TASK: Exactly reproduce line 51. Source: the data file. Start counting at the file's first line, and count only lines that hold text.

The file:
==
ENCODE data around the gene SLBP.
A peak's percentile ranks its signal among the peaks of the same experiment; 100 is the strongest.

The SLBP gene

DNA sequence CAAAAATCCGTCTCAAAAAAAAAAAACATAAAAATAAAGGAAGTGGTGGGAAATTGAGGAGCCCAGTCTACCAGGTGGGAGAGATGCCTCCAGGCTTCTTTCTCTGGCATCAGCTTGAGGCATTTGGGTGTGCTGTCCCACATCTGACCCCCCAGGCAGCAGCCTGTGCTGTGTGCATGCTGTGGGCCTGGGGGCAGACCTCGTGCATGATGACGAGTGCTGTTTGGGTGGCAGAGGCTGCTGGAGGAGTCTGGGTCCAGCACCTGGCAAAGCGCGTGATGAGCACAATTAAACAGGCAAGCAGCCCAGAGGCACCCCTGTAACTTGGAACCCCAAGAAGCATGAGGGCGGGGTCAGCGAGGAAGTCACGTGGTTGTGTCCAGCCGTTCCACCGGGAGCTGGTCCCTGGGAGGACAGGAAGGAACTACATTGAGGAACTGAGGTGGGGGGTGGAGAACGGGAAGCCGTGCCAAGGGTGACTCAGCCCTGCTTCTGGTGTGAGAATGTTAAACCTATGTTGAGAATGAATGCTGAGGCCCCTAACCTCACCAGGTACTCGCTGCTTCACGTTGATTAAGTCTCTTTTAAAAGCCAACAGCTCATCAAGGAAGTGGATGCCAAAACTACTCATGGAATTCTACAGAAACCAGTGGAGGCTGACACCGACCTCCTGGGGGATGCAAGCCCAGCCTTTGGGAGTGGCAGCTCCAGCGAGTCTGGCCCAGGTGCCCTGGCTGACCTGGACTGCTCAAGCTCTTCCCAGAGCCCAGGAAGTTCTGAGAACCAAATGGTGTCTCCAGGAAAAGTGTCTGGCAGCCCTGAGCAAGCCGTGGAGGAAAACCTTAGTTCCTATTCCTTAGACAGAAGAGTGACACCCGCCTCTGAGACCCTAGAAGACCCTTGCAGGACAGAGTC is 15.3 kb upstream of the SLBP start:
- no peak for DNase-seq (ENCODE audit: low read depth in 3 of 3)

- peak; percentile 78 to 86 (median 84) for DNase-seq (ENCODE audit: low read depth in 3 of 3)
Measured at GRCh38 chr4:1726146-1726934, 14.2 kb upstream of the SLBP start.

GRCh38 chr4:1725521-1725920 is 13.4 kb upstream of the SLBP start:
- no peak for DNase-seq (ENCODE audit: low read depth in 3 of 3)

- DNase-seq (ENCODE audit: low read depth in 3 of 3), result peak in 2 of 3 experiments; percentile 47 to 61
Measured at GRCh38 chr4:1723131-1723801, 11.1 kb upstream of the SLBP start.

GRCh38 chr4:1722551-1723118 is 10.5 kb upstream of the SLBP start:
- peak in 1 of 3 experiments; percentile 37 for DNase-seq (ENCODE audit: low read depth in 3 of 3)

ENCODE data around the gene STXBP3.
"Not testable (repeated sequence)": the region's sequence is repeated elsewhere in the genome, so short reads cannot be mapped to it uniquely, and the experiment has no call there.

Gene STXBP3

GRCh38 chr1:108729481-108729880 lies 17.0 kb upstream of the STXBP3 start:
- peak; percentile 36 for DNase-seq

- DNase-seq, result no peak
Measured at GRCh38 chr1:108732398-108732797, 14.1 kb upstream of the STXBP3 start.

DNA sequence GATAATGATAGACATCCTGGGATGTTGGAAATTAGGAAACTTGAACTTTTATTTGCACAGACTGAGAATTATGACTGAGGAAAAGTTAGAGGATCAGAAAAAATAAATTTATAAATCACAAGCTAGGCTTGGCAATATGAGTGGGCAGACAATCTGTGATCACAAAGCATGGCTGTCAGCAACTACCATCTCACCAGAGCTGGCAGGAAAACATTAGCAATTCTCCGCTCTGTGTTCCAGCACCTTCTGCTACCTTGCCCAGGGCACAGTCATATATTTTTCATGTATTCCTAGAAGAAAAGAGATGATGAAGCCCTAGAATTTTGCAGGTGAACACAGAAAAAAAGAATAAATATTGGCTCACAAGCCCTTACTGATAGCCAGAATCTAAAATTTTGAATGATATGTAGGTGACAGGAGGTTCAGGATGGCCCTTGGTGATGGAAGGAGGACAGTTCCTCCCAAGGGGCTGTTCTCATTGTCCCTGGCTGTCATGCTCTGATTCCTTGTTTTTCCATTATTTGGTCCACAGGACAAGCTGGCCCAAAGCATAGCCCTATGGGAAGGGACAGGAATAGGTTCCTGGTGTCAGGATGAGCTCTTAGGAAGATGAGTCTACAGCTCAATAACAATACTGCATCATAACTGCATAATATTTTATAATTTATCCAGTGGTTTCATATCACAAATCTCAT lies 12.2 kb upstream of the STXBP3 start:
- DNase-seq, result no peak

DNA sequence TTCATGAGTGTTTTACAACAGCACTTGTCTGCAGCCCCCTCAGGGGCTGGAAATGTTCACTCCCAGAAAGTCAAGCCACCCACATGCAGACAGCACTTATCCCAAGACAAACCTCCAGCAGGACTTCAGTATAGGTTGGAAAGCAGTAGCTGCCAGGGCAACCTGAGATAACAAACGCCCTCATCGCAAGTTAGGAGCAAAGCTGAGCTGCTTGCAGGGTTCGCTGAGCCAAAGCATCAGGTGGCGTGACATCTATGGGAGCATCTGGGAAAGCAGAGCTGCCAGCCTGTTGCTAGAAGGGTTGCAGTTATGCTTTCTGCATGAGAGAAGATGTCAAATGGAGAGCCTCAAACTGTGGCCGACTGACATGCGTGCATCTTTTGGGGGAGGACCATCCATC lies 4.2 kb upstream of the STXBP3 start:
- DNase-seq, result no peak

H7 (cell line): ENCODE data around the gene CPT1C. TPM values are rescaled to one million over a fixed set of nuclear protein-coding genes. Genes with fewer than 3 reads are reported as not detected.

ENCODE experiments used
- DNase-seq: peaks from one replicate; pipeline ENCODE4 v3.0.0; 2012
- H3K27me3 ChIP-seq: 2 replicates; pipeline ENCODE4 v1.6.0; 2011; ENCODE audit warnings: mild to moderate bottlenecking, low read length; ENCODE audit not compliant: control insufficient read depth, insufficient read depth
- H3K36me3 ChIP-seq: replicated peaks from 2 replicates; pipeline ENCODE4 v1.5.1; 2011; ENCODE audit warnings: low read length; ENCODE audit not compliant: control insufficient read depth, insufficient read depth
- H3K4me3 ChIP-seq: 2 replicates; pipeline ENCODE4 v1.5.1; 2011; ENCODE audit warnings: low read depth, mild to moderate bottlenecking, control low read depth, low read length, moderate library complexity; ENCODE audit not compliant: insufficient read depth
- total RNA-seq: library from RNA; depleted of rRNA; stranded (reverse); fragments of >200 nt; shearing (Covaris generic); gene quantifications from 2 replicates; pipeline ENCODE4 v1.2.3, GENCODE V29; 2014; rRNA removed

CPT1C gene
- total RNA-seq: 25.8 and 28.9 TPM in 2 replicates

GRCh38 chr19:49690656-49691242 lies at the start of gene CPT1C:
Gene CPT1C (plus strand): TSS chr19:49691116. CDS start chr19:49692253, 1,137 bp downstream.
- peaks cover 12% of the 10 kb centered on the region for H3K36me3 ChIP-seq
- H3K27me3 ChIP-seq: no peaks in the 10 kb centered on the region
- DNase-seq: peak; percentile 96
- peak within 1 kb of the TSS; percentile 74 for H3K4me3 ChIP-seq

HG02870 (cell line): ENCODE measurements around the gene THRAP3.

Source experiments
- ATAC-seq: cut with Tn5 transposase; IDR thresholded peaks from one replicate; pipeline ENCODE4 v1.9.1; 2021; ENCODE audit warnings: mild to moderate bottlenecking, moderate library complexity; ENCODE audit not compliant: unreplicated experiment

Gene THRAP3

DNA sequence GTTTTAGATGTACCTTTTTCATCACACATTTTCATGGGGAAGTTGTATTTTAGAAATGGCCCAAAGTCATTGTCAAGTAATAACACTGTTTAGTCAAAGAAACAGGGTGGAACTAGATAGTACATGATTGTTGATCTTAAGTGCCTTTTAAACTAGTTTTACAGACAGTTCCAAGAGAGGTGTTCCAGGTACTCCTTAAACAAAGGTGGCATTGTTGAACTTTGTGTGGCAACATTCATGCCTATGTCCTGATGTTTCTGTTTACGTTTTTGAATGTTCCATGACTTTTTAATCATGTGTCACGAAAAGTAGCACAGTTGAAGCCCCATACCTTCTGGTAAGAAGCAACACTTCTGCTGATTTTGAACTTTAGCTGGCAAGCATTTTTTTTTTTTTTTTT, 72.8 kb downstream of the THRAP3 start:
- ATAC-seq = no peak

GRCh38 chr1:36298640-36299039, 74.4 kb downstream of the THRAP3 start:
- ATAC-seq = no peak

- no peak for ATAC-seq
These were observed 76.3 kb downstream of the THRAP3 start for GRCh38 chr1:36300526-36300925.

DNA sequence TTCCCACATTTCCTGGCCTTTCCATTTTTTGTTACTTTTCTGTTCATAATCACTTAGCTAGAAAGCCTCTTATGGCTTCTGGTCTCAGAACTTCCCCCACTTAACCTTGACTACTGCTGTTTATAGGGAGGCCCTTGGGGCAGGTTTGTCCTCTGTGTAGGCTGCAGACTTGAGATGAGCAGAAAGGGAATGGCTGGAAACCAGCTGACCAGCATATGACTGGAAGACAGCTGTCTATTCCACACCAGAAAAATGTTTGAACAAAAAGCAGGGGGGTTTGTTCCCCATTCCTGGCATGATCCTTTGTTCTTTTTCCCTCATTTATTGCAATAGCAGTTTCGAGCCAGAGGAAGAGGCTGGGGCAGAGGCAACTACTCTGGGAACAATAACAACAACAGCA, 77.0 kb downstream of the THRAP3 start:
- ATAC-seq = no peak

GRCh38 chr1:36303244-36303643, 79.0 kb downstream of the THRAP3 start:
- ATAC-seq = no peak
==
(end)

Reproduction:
- ATAC-seq = no peak